Hold on to the belief you are doing your best
Stand tall when you look in to the bathroom mirror tonight
It is time for that rest
To care for a person is a humane thing to do
To ensure their health and welfare are safeguarded
But its not a role that you alone have to continue
PS you’re not fainthearted
The pain will go away, tears will stay close but love remains
The storms have come and gone, the floods at an end
They are in safe hands now and its time to relax
Rest peacefully my friend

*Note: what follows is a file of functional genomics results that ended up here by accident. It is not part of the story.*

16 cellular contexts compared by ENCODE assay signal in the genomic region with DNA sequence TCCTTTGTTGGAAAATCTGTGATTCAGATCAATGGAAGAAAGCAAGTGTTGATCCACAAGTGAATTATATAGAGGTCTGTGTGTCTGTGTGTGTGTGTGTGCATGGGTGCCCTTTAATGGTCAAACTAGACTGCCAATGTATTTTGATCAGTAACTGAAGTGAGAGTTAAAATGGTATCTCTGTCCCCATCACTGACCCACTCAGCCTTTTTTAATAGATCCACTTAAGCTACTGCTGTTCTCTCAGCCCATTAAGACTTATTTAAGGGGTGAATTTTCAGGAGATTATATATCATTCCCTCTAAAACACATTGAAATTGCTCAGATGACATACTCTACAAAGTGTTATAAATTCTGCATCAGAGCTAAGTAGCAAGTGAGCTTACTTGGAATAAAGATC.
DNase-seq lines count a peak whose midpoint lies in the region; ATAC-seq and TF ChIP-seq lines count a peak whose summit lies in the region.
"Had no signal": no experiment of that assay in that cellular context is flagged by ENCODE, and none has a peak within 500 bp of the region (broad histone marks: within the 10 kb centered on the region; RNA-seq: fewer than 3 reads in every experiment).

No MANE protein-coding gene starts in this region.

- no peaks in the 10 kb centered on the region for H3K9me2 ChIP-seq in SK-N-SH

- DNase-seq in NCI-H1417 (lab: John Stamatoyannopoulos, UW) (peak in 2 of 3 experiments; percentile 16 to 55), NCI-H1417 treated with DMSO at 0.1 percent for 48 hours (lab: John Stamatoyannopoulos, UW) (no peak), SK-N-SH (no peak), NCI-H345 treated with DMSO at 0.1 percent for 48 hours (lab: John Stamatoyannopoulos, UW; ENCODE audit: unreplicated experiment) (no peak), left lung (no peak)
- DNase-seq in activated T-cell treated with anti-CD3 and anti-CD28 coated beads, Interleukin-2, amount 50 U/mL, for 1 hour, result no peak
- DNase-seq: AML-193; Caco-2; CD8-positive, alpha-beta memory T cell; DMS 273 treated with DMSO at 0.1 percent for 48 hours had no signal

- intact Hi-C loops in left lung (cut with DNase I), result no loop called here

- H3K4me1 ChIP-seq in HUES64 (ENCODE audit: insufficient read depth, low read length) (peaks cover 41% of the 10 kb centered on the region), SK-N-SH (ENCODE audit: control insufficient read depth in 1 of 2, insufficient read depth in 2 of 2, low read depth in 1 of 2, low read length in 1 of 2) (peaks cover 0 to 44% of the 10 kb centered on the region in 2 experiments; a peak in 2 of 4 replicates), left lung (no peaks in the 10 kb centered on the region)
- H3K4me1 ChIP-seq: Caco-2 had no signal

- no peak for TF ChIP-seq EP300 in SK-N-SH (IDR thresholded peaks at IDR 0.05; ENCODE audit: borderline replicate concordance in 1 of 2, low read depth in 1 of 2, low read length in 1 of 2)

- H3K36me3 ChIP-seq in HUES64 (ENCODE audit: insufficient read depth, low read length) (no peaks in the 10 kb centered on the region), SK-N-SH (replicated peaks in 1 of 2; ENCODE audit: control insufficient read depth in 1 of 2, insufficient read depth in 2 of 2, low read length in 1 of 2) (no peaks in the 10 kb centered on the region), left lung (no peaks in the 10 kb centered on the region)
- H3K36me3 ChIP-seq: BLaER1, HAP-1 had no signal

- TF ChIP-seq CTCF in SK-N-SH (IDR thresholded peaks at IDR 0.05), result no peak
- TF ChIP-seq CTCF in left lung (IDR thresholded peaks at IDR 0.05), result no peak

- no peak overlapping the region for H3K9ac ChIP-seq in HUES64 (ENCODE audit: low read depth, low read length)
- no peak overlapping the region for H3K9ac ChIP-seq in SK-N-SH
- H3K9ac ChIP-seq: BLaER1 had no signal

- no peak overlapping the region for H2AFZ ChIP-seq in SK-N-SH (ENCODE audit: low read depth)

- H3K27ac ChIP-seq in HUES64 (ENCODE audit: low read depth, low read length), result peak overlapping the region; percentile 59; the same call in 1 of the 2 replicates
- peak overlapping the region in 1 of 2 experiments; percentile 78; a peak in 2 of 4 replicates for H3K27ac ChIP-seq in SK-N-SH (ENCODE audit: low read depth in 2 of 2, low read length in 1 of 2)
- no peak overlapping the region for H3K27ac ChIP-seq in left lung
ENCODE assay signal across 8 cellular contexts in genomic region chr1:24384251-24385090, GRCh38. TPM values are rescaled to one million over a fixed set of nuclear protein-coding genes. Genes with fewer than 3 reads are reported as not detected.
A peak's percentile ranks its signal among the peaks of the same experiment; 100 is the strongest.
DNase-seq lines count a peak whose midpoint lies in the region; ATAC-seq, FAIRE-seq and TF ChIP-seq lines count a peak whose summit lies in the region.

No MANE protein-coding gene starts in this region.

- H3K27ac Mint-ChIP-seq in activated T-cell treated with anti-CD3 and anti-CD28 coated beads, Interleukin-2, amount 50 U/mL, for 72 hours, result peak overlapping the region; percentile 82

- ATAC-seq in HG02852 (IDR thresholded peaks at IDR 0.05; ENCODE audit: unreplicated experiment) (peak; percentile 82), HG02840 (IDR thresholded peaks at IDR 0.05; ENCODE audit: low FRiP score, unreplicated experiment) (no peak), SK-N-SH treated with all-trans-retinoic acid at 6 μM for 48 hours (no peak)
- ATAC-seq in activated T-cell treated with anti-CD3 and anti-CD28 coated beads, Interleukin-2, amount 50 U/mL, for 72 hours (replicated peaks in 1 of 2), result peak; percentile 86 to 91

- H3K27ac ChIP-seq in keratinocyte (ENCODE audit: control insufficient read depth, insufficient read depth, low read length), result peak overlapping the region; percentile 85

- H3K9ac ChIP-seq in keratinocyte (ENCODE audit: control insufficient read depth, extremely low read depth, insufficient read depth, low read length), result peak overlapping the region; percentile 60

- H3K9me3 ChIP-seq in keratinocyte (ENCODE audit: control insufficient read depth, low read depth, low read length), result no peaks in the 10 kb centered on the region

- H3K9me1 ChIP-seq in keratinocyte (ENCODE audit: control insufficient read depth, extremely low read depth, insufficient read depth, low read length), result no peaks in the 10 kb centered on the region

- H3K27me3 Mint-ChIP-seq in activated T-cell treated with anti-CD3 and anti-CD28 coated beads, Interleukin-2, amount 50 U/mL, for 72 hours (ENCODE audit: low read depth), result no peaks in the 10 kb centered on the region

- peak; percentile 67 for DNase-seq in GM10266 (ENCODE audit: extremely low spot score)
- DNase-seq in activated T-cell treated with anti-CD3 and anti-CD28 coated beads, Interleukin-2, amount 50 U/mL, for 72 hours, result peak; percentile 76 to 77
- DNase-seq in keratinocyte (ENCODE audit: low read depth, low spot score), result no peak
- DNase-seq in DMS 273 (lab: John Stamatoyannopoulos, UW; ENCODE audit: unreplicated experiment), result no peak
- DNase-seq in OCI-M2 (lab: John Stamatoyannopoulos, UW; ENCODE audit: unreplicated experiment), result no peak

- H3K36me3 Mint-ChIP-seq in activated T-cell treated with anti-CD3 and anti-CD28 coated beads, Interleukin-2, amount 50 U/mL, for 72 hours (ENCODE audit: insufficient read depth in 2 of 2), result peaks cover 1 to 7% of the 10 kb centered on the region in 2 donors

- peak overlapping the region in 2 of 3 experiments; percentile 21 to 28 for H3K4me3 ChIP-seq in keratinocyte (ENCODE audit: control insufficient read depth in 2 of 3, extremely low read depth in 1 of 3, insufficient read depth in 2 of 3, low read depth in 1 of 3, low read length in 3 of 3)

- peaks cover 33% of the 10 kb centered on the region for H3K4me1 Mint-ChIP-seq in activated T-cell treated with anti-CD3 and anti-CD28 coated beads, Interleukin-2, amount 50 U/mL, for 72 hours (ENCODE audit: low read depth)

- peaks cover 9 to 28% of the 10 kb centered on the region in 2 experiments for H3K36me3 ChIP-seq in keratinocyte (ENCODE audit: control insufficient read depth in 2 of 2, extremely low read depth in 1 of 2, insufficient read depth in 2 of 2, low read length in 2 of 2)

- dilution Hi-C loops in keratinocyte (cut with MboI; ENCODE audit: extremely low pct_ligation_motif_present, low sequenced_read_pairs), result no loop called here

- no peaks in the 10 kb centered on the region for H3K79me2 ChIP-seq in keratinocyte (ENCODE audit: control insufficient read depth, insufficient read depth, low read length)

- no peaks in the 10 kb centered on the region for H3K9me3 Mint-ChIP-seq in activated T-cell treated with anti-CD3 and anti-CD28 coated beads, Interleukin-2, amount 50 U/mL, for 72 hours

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Deb, our stories are similar in that we had to care for a parent except mine was my father and I was single at the time. We went years without speaking much or even seeing one another because of how I felt about his preference of my sister and brother and I was just an afterthought. But, with years on my own to raise my family, my children now grown, my husband passed away, I tried marriage again and it didn't work so I decided to move away, sell my house and relocate somewhere new close to one of my siblings and start a new life. I went back to my old hometown after my mother passed and saw my dad sweeping out every memory of my mother out the door. I was disgusted about that and then I realized he was depressed about her passing. Somehow, somewhere during the 2 decades that I was gone, my hatred for him went away and I just felt sad for him. Deb, you can't resent the parent forever who didn't treat you well and sometimes you have to just let it drop and fade into the past. My dad thought he would enjoy doing what he wanted finally and I mentioned to him that he could come to live with me if his health wasn't up to par. He said no, he was just fine so I went back to my life and started the process of selling my house and moving away. Months later, he called and said, "if that offer still stands, I'd like to come live with you", and I was shocked but said get ready, sell what furn. you can and let me know when you're ready and I'll come get you. About a month later, he said he sold everything he could and come get him so I did. He was just beginning to show signs of mild dementia and I knew it would be ok for a few years. Making that decision changed my life immensely. I tried to stay the "single" person but soon, I found myself catering to him and his needs health wise. He lived 9 years more until COPD from smoking finally got to him. It was so strange, that was really the first time since I was a teen that we had a normal conversation, went to movies, went out to eat and watched TV together. If you decide that the resentment is finally gone, you might find you kinda like the old girl and want to do things with her like shopping, hair salorn, etc. It doesn't help anyone to keep remembering the resentment and feed upon it. Let it go. Most people will tell you that you are lucky to have your mother still. Mine passed when she was 62 and I was 41. I would give anything to have mine back again even for just a short while. It was a surprise for me because the doc thought she would come thru the surgery just fine but she started dropping at the last minute and it was over before we even realized it happened. So, enjoy what time you have left with her, do only what you want to do and leave the work to others. Once it's over, you won't have a bit of guilt that you did all you could to make her life as happy as you possibly could before it ended. Any person with Alzheimer's really needs to be in a facility where they are experienced to handle her disposition and care for her. Come visit often but leave it to the facility to provide the actual care. You can't change the past but you can change your attitude to the future. Tell yourself you won't be a victim again to the resentment and/or hatred and think about what needs to be done for her and to her. Help her get the Medicaid started if it isn't already and find a facility for her. There are a few good ones out there and check the BBB on the company who owns the facility. Make sure it treats people fairly and you will be fine. Kimber is correct, everything from this point on will be downhill with respect to your mom getting worse and soon she won't recognize you or even know you are there so do what you can now to acclimate her to the facility. She may not know you're doing it but you will feel better about what your do now than you'll ever know. Good luck, Deb. I hope all turns out great for you.